Overall principles

“Resolving to seek a safer world for all and to create the conditions for a world without nuclear weapons, in accordance with the goals of the Treaty on the Non-Proliferation of Nuclear Weapons (NPT), in a way that promotes international stability, and based on the principle of undiminished security for all”

Resolution 1887 1 adopted by the Security Council on 24 September 2009.

Action for peace, collective security and progress on disarmament

France sets its policies within the framework of the United Nations Charter, and respect for the inherent right to self-defence, both individual and collective, which it enshrines. In the exercise of that right, France promotes those options most conducive to the strengthening of international security and stability. It encourages all members of the international community to act likewise, and to progress towards improving the international security situation and the conditions for general and complete disarmament.

With this in mind, France has consistently refused to take part in the arms race, irrespective of the strategic environment. In accordance with the principle of strict sufficiency, the French arsenal, which guarantees the credibility of our deterrent, is maintained at the lowest possible levelcompatible with the strategic environment and the foreseeable development of the threat.

France has always considered that progress in the field of disarmament is linked to developments in the international security context. An international climate characterized by more peaceful relations between States makes the task of disarmament easier. Conversely, increased tensions and crises tend to slow progress towards disarmament. France is convinced that there can be no disarmament without collective security and no collective security without disarmament. France works determinedly to ensure that the “virtuous” relationship between disarmament and collective security can continue. It wishes to advance simultaneously on all these fronts, with the same ambition.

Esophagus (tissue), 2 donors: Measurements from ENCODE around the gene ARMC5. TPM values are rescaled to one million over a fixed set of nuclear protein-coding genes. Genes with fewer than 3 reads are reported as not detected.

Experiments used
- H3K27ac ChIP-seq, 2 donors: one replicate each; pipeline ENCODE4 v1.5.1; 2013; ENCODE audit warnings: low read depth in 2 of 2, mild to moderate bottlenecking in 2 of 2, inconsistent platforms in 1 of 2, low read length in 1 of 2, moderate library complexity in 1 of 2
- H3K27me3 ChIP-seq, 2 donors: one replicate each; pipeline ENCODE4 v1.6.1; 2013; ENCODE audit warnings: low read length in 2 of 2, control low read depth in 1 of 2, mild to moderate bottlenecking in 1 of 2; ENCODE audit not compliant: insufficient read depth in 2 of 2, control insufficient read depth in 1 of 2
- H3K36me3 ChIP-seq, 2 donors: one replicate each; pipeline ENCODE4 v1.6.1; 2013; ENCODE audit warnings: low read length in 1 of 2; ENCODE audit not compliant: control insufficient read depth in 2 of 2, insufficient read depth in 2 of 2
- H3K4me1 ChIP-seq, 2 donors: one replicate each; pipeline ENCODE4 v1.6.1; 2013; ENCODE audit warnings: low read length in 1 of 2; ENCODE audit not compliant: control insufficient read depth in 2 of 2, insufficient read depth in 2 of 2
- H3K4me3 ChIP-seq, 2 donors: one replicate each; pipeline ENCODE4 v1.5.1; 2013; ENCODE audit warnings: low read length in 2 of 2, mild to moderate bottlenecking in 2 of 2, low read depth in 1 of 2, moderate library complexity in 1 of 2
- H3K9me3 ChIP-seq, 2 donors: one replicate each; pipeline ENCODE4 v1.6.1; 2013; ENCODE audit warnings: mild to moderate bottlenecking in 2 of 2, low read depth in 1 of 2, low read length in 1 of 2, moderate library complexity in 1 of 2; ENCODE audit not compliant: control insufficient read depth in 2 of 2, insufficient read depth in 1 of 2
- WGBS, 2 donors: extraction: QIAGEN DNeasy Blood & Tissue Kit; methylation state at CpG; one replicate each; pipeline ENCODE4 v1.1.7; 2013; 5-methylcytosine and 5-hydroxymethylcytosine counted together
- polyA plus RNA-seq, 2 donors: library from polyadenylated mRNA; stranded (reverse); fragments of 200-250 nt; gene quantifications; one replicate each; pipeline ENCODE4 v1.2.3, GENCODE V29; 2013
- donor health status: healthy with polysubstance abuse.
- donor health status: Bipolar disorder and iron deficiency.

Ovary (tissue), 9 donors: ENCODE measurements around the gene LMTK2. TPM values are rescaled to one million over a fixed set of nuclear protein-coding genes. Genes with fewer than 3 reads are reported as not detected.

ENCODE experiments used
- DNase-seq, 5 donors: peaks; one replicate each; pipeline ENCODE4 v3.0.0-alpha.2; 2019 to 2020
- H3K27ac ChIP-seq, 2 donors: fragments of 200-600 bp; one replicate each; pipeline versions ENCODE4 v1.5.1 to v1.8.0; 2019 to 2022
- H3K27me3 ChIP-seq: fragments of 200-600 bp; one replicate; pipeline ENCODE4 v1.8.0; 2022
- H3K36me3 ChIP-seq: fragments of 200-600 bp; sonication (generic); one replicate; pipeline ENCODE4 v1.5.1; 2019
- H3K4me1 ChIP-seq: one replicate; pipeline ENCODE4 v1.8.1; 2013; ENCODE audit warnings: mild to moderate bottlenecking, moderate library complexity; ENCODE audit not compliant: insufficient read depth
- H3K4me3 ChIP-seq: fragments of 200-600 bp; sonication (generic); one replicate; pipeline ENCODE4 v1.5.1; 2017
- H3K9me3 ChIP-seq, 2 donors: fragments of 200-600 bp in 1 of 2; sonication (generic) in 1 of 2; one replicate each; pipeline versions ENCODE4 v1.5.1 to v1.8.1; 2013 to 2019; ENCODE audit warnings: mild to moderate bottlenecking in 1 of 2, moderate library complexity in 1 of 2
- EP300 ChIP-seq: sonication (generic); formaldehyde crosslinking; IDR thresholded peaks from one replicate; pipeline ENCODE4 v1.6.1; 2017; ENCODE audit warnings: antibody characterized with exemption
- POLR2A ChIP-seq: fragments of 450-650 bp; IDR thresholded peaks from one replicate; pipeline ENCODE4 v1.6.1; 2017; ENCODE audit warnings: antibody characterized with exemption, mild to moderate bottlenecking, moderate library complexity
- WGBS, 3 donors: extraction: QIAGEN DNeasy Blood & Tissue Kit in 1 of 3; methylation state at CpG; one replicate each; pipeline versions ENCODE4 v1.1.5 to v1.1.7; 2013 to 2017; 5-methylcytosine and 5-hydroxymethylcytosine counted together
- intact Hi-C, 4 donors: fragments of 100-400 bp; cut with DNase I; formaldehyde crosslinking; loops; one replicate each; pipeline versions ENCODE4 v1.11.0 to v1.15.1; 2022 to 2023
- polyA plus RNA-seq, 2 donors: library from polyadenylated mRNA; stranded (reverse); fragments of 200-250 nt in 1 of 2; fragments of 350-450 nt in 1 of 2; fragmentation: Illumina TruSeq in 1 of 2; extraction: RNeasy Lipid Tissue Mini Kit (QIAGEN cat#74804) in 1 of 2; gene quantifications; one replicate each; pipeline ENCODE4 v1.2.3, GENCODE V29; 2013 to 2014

This means first and foremost working to create a safer international context, addressing the considerable and pressing issues that affect our security – a top priority being States sanctioned by the United Nations for violating their international obligations.

This also requires that we all advance together down the disarmament path, without limiting or stifling our reflection and our ambition. We must first address multiple issues including nuclear disarmament, conventional disarmament, chemical and biological disarmament and space.

It is likewise crucial that we make multilateralism effective because it is clear that today’s challenges call for comprehensive, collective and coordinated responses. This requires that we enhance multilateral institutions and instruments, pursue our efforts to settle regional crises and develop strategic dialogue among the main actors.

Bringing an end to proliferation

Thanks to the NPT, nuclear proliferation has for the most part been contained so far. Major progress has been made, especially in the 1990s : ex-USSR States’ renunciation of nuclear weapons, Brazil and Argentina’s halting their military nuclear programmes and their accession to the NPT. At the same time, South Africa then Libya, in a context of international sanctions and the United States opening up to dialogue, abandoned their respective programmes.

The risk of proliferation of weapons of mass destruction and their means of delivery has however recently been back in the news, with the Iran and North Korea proliferation crises. This is compounded by the risk that this type of weapons could be used in terrorist activities.

Given its commitment to the goal of general and complete disarmament, France considers it essential to stop this from happening before global security architecture is affected. Described as a “threat to international peace and security” in UNSC Resolution 1540 2 of 28 April 2004, the proliferation of weapons of mass destruction and their means of delivery endangers the security equilibrium at regional and global levels. In the fight against proliferation, a global approach is imperative.

“There is also an urgent need to combat the greatest threat to global stability : I mean the proliferation of nuclear weapons.”

François Hollande, President of the French Republic
General debate, 67th Session of the United Nations General Assembly, 25 September 2012